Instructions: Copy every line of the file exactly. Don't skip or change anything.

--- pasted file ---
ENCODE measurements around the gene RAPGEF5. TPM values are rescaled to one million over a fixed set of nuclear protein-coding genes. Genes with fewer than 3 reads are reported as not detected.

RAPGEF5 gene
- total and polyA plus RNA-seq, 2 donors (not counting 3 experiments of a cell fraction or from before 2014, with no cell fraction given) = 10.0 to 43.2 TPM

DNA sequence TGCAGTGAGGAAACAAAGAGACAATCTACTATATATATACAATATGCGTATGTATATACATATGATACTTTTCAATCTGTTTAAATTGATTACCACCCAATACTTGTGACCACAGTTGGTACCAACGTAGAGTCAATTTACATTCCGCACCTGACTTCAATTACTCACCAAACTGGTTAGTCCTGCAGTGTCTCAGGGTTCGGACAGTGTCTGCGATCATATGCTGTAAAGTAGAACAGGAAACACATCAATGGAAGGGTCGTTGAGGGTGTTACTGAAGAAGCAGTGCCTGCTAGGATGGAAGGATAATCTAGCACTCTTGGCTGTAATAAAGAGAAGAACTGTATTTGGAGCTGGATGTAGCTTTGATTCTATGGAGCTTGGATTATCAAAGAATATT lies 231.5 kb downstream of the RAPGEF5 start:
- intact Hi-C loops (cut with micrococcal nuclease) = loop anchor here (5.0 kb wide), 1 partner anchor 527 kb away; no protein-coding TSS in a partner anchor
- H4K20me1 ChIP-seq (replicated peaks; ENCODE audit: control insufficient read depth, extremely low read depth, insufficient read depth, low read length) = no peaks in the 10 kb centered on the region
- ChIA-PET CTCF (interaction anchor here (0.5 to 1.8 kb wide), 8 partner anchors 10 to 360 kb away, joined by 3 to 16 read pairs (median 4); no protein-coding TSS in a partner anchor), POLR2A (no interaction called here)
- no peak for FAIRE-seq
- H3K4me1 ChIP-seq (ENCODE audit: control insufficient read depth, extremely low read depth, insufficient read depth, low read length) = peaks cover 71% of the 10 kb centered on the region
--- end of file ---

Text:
ENCODE measurements around the gene RAPGEF5. TPM values are rescaled to one million over a fixed set of nuclear protein-coding genes. Genes with fewer than 3 reads are reported as not detected.

RAPGEF5 gene
- total and polyA plus RNA-seq, 2 donors (not counting 3 experiments of a cell fraction or from before 2014, with no cell fraction given) = 10.0 to 43.2 TPM

DNA sequence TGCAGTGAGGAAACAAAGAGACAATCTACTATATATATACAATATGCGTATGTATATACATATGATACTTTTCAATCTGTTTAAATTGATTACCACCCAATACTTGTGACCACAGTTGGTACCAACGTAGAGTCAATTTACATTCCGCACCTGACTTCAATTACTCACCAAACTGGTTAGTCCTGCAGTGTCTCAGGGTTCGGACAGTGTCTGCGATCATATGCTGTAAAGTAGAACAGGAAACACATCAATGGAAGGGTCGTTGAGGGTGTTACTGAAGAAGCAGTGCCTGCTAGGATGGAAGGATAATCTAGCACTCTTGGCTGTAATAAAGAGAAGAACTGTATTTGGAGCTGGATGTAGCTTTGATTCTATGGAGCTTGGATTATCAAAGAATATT lies 231.5 kb downstream of the RAPGEF5 start:
- intact Hi-C loops (cut with micrococcal nuclease) = loop anchor here (5.0 kb wide), 1 partner anchor 527 kb away; no protein-coding TSS in a partner anchor
- H4K20me1 ChIP-seq (replicated peaks; ENCODE audit: control insufficient read depth, extremely low read depth, insufficient read depth, low read length) = no peaks in the 10 kb centered on the region
- ChIA-PET CTCF (interaction anchor here (0.5 to 1.8 kb wide), 8 partner anchors 10 to 360 kb away, joined by 3 to 16 read pairs (median 4); no protein-coding TSS in a partner anchor), POLR2A (no interaction called here)
- no peak for FAIRE-seq
- H3K4me1 ChIP-seq (ENCODE audit: control insufficient read depth, extremely low read depth, insufficient read depth, low read length) = peaks cover 71% of the 10 kb centered on the region